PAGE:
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Which he atchieved to his owne great gaines,
And from the townes into the countrie forsed,
And to the litle cots, where shepherds lie
There on a day, as he pursew'd the chace,
* Scorsed, chaced.
III. 3. — But natures der.] Only so much as was required by nature.
IV. 9. — Wrathfull time.] Church and Upton are of opinion that Spenser wrote “ tine,” inclemency.
Playing on pypes and caroling apace,
And them to tell him courteously besought,
Offred him drinke to quench his thirstie heat,
Of sundry flowres with silken ribbands tyde,
Upon a litle hillocke she was placed
VII. 4. — Such homely what.] Such homely fare.
Higher then all the rest, and round about
As if some miracle of heavenly hew
And, caroling her name both day and night,
X. Ne was there heard, ne was there shepheards swayne, But her did honour; and eke many a one Burnt in her love, and with sweet pleasing payne Full many a night for her did sigh and grone: But most of all the shepheard Coridon For her did languish, and his deare life spend; Yet neither she for him nor other none
Did care a whit, ne any liking lend:
" Then, than.
Rout, company. * Soothly, truly.
* Trim, nice, fair.
And markt her rare demeanure, which him seemed
By any skill out of his cruell hands;
will had thence to move away,
And evermore bis speach he did apply
With shepheards hooke in hand, and fit attyre,
· Meane, mien. ? Quest, object of pursuit. Fell, befell. • Heards, keepers of cattle. 5 Fantazy, fancy, apprehension.
XI. 5. — A Princes paragone.) A companion for princes.
XIV. He was to weet, by common voice, esteemed The father of the fayrest Pastorell, And of herselfe in very deede so deemed; Yet was not so; but, as old stories tell, Found her by fortune, which to him befell, In th' open fields an infant left alone; And, taking up, brought home and noursed well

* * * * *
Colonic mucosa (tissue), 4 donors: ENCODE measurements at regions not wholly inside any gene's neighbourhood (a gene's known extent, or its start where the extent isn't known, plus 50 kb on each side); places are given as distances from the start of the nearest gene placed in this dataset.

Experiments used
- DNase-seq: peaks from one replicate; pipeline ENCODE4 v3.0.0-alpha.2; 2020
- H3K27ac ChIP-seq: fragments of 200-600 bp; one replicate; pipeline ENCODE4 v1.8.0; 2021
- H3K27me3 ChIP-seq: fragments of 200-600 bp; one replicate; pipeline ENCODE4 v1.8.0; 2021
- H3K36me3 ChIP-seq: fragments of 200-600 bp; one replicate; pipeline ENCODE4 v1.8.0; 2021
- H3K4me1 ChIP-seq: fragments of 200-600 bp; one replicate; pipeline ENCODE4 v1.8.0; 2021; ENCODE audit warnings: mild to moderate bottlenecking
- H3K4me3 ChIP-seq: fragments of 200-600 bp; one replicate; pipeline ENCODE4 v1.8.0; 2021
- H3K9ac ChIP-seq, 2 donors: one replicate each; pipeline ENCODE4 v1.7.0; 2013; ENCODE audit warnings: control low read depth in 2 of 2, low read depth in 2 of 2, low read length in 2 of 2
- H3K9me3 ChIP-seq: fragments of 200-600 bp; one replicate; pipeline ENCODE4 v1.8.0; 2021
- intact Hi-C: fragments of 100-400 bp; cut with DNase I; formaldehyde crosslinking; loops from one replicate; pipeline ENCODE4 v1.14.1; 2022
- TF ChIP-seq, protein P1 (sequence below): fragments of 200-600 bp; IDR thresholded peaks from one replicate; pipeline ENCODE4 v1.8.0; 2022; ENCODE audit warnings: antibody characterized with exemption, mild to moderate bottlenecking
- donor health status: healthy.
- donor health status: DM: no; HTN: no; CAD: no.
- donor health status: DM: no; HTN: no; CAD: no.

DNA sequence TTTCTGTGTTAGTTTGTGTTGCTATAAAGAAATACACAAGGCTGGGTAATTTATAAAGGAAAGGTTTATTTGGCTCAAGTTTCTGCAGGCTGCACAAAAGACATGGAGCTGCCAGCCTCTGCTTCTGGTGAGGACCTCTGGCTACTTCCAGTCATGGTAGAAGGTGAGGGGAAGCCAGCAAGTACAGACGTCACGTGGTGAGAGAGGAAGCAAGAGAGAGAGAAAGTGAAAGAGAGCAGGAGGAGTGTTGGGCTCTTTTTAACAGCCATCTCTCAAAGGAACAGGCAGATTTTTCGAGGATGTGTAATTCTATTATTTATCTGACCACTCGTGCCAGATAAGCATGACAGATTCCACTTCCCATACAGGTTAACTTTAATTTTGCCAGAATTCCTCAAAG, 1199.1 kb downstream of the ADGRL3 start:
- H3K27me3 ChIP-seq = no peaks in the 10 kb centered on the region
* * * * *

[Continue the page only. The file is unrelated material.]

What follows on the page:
As his owne chyld; for other he had none; That she in tract of time accompted was his owne.
XV. She at his bidding meekely did arise, And streight unto her litle flocke did fare: Then all the rest about her rose likewise, And each his sundrie sheepe with severall care Gathered together, and them homeward bare: Whylest everie one with helping hands did strive Amongst themselves, and did their labours share,
To helpe faire Pastorella home to drive Her fleecie flocke; but Coridon most helpe did give.
XVI. But Melibee (so hight? that good old man) Now seeing Calidore left all alone, And night arrived hard at hand, began Him to invite unto his simple home; Which though it were a cottage clad with lome,
| Tract, course.
? Hight, was called.
XIV. 4. — As old stories tell, &c.] “ The story of Pastorella is founded on the old romance called Dorastus and Faronia, from which Shakspeare borrowed the plan of his play called the “Winter's Tale' Or rather Spenser might borrow from the original, viz., the pastoral of Daphnis and Chloe, by Longus.” — Upton.
XVI. 5.— Clad with lome.] Built of, or covered with, clay.